Smoky Glass Torgerson will receive an honorary doctorate at the spring 2022 New Mexico State University commencement ceremonies Saturday, May 7
Smoky Glass Torgerson will receive an honorary doctorate at the spring 2022 New Mexico State University commencement ceremonies Saturday, May 7

NMSU alumna Smoky Glass Torgerson to receive honorary doctoral degree

The New Mexico State University (NMSU) Board of Regents will present former NMSU Foundation board member and NMSU alumna Smoky Glass Torgerson with an honorary doctoral degree in recognition of the decades of service and support she has provided to the university.

Chancellor Dan Arvizu will award the degree Saturday, May 7, during NMSU’s undergraduate commencement ceremonies at the Pan American Center, 1810 E. University Ave., in Las Cruces. The ceremonies begin at 9 a.m. and 2 p.m.

“We salute Dr. Torgerson for her tireless work on behalf of the university and the foundation,” said Derek Dictson, NMSU Foundation president and vice president of University Advancement. “This honorary doctorate is a testament to her ongoing efforts to promote the future of education and leave a legacy of generosity and support for Aggies.”

True to family tradition, Torgerson attended NMSU and received her undergraduate degree in 1969. Almost everyone in her family attended NMSU, including her parents, sister, cousins and in-laws. “Crimson is in our DNA,” she said. But ask her where her heart lies, and she will undoubtedly say it is with the children of New Mexico’s families. “We must prepare our children for success in school and in life.”

Torgerson developed a passion for education early in her career. She later earned a bachelor’s from Idaho State University and a master’s and Ph.D. from the University of Minnesota – all in the field of education. She taught at North Harris County College and Idaho State and later designed and implemented computer-assisted instruction in the College of Education at the University of Minnesota.

Over the years, Torgerson turned her professional ambitions into philanthropic endeavors, where she made an even larger impact on the lives of children, students, faculty and the Las Cruces community. In 2007, she funded the Glass Family Library for Young Children in NMSU’s Myrna’s Children’s Village, and later created the Glass Family Endowed Scholarship in Education in 2012. She currently serves on the NMSU College of Health, Education and Social Transformation (HEST) Advisory Council.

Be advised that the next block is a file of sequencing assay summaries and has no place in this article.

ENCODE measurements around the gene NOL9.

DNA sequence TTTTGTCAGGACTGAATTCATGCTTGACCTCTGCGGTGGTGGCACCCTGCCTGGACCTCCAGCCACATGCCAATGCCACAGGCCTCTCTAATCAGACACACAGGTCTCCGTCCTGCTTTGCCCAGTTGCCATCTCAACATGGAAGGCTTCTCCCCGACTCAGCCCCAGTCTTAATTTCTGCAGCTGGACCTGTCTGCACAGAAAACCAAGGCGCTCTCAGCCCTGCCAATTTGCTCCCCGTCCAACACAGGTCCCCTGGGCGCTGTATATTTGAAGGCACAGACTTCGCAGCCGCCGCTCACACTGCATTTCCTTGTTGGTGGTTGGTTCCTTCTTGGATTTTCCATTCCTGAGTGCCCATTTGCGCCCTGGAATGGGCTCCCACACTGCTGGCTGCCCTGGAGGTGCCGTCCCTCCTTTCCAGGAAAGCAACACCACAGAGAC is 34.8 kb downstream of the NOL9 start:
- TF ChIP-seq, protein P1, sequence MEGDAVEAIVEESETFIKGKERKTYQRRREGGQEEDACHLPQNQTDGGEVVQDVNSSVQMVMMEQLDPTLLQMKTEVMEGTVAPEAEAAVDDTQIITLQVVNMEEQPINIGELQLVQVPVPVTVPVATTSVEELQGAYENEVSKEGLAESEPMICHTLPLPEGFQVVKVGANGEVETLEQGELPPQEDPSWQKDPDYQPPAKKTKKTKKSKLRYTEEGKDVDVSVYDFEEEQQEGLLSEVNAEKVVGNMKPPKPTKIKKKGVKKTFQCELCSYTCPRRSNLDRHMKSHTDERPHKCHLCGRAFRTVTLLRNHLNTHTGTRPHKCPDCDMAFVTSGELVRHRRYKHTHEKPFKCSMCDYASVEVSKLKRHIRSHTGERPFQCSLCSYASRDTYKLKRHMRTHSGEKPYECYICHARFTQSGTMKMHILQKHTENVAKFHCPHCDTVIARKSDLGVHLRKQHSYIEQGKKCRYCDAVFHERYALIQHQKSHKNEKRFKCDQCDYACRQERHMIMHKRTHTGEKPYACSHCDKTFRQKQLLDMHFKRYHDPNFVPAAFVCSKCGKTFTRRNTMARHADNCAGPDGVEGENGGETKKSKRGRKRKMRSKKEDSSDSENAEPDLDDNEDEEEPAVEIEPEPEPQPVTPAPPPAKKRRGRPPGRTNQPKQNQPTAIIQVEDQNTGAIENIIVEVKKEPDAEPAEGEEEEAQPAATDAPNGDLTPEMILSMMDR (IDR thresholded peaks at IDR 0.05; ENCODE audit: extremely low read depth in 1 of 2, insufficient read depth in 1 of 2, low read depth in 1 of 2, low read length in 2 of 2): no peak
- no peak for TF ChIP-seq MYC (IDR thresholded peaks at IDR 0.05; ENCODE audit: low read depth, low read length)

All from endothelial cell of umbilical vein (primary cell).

To pursue her vision more fully, Torgerson and her husband, Judge Alan Torgerson, made a generous gift to establish The Glass Family Research Institute for Early Childhood Studies at NMSU in 2017. The institute aims to identify and explore best policies and practices for supporting New Mexico’s children during their formative years.

“Our NMSU College of HEST has emerged as the leader in early childhood education,” she said, emphasizing that the institute will explore what is needed to answer questions about culturally responsive instruction and developing comprehensive care strategies.

Her interest in supporting NMSU has not ended. Torgerson is a huge fan of Aggie athletics and backs the home team like a champion. She endowed an athletic scholarship in her family’s name and later served as a co-chair for the Lujan Dinner benefiting NMSU athletes. Torgerson now serves on the Aggie Athletic Advisory Council.

But Torgerson’s support for Aggie swimmers is where she has made the biggest splash. She renovated the NMSU women’s swim team facility, resulting in the 2016 unveiling of The Wanda Glass Family Swimming and Diving Locker Room, named in honor of her sister, Linda Glass Schroeder – NMSU’s first head swim coach – and their mother, Wanda Glass. She also remodeled the women’s basketball lounge and upgraded the New Mexico State Weight Training Center.

In 2016, Torgerson began sponsoring the university’s annual Estate Planning Conference for Women on behalf of her family, as the conference had a profound impact on her when she attended it herself in 2013.

“I thought I had some knowledge of estate and financial planning,” she said. “I quickly became of aware of just how much I didn’t know, and how dangerous it was to make estate-planning decisions using inaccurate or incomplete information.”

Author: Nora Hahn

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